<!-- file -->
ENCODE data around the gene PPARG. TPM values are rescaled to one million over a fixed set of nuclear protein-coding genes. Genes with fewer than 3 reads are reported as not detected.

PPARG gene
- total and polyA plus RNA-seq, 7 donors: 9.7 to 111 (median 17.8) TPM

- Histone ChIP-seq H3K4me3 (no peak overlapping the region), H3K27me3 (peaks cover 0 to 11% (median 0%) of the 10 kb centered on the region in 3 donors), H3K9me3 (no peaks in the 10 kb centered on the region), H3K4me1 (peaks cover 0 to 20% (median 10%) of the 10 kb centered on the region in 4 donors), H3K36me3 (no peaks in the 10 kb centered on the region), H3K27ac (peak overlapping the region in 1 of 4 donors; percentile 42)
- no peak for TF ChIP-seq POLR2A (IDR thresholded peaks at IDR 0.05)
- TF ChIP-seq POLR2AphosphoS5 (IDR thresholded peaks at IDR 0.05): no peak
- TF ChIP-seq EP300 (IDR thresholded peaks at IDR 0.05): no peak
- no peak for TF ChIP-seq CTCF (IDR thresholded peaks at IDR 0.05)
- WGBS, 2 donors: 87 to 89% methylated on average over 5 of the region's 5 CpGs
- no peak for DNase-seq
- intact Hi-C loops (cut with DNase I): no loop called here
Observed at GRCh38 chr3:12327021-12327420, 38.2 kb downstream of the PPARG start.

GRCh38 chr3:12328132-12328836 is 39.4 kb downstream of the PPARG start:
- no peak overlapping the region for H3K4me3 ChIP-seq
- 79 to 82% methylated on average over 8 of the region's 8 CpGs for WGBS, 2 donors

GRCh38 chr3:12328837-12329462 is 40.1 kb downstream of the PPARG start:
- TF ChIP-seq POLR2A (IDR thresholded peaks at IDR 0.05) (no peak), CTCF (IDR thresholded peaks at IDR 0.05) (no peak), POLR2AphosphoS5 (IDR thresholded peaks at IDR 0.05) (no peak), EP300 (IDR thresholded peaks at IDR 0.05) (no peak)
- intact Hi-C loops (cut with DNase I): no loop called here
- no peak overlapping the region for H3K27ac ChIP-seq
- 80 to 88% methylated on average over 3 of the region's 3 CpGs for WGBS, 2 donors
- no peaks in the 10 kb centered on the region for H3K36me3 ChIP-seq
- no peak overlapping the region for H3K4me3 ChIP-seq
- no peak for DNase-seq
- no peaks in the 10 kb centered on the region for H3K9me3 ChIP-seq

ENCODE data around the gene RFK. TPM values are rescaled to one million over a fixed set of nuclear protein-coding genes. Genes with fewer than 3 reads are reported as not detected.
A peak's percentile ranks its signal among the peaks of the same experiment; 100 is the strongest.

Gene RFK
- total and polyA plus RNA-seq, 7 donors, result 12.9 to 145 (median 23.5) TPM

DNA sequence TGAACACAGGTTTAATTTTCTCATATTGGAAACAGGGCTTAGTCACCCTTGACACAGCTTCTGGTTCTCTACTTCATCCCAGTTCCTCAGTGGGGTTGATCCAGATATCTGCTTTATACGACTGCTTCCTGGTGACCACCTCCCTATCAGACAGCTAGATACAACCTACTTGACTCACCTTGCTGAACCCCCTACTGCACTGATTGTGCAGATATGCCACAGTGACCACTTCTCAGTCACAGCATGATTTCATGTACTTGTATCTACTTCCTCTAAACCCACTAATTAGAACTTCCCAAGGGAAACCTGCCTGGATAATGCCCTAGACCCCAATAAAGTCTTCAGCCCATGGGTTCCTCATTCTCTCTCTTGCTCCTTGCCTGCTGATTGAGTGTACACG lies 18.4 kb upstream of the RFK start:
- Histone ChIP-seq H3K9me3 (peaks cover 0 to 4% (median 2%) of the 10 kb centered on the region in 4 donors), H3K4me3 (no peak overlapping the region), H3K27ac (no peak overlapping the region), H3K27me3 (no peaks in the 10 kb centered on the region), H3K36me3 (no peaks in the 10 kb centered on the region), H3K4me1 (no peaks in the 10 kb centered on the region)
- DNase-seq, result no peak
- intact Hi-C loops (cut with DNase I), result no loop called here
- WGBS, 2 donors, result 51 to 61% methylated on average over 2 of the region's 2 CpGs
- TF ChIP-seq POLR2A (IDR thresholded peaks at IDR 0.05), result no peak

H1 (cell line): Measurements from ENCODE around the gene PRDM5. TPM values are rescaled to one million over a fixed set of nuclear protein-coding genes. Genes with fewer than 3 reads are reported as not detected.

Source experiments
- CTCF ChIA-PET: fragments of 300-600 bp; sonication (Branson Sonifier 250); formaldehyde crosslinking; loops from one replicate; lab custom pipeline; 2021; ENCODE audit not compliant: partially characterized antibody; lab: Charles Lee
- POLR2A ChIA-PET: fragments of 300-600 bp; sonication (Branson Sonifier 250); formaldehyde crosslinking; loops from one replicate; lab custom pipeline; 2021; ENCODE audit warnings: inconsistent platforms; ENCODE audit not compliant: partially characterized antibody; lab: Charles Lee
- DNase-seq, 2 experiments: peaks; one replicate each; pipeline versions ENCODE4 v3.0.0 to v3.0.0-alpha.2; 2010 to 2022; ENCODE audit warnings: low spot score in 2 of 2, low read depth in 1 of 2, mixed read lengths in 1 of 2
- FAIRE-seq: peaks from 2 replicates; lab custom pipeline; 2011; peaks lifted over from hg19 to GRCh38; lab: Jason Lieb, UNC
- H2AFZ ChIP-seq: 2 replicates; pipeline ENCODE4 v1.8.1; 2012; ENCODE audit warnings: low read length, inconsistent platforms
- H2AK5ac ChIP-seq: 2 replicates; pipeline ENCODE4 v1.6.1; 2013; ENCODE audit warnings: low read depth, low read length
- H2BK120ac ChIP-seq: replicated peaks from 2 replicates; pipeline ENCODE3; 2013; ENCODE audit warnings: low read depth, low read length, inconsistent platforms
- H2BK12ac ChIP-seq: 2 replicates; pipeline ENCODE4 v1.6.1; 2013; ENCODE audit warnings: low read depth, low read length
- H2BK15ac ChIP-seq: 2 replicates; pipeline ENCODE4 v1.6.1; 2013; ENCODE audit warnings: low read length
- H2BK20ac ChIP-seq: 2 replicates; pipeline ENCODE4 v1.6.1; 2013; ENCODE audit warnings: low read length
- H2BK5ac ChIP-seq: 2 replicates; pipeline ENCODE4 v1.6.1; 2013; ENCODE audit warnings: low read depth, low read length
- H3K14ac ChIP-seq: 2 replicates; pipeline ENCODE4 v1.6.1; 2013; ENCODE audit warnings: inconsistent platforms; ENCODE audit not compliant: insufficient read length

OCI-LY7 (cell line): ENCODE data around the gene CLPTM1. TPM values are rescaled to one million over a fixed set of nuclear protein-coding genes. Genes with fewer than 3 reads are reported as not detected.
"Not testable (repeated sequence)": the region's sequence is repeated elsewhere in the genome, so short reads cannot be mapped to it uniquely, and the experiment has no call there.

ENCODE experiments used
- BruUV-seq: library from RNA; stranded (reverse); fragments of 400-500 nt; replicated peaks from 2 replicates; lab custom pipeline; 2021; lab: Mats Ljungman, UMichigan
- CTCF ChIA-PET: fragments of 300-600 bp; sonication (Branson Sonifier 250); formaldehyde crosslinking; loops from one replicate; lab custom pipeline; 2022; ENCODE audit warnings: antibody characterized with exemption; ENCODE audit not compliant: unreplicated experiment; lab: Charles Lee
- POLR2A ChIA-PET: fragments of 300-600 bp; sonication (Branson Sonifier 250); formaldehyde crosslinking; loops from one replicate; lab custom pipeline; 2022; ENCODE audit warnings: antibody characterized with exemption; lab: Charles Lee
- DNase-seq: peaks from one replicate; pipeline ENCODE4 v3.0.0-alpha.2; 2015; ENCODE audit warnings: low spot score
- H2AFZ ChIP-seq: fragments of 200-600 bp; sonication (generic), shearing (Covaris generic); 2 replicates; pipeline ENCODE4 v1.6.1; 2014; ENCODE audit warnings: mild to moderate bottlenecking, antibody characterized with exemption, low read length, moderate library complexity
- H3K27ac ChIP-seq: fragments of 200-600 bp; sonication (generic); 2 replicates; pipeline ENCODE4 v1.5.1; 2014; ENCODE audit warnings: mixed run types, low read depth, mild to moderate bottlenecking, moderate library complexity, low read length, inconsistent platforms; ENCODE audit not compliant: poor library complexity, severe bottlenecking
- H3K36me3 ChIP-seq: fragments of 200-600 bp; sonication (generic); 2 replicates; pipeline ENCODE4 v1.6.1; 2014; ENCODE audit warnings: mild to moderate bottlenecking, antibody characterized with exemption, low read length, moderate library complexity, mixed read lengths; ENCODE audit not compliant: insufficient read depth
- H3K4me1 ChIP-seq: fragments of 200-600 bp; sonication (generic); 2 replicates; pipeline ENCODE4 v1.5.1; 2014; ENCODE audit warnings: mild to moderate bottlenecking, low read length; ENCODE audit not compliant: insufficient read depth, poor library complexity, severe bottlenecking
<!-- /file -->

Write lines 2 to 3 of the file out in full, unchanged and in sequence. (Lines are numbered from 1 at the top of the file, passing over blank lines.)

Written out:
PPARG gene
- total and polyA plus RNA-seq, 7 donors: 9.7 to 111 (median 17.8) TPM